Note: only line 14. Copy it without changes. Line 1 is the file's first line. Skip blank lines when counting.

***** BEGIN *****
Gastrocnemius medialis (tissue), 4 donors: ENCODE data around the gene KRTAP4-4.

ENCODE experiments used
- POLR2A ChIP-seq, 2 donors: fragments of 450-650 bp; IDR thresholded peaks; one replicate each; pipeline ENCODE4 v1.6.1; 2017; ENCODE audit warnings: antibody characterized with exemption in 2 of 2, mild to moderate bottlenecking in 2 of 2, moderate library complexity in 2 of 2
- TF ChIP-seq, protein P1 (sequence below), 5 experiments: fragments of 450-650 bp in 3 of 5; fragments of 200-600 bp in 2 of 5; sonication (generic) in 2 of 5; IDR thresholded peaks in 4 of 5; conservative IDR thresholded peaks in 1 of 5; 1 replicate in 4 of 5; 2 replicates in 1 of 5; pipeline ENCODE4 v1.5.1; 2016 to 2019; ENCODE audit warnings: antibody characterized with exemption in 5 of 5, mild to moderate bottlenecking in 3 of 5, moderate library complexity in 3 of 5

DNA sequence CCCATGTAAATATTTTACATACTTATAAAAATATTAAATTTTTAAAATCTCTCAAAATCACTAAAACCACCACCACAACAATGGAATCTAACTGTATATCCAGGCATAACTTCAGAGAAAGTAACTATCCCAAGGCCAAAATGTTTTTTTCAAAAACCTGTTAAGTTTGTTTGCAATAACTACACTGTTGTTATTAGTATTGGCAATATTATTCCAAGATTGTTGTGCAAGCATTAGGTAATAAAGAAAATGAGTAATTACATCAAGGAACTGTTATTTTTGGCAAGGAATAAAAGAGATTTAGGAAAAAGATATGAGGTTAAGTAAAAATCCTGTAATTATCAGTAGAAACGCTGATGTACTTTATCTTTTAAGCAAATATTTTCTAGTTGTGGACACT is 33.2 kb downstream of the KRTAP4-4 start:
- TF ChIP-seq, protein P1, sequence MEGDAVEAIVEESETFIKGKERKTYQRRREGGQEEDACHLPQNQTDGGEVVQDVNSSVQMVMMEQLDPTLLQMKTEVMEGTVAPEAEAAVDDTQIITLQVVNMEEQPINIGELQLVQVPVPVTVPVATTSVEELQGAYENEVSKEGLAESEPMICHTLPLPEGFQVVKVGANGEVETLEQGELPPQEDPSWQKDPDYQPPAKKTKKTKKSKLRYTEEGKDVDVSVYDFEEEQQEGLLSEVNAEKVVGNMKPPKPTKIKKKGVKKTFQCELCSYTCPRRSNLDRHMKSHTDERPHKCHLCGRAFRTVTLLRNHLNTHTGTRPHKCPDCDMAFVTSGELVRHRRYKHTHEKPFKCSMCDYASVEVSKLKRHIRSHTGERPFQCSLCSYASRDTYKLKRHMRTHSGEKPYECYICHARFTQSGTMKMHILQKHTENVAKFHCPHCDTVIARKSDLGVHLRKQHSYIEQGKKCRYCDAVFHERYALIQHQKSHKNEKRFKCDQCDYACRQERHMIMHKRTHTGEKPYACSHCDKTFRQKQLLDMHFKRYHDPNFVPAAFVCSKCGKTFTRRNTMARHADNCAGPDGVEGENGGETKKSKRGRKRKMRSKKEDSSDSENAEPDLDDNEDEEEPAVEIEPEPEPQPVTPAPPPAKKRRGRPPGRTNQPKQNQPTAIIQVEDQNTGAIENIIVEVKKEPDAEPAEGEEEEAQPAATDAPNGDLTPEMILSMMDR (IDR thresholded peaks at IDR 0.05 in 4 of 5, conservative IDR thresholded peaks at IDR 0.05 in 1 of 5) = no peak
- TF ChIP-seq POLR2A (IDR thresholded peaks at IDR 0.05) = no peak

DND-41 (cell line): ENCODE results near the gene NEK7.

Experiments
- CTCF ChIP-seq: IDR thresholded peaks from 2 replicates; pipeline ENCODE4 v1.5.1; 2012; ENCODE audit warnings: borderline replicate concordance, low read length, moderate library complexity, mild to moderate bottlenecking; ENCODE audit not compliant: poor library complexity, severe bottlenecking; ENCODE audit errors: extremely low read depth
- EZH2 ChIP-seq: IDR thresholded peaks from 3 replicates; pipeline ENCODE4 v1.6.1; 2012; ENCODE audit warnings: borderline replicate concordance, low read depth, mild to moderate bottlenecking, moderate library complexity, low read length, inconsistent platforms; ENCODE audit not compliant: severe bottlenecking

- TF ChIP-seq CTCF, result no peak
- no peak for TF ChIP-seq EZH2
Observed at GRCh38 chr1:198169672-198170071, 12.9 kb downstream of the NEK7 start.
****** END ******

Observed at GRCh38 chr1:198169672-198170071, 12.9 kb downstream of the NEK7 start.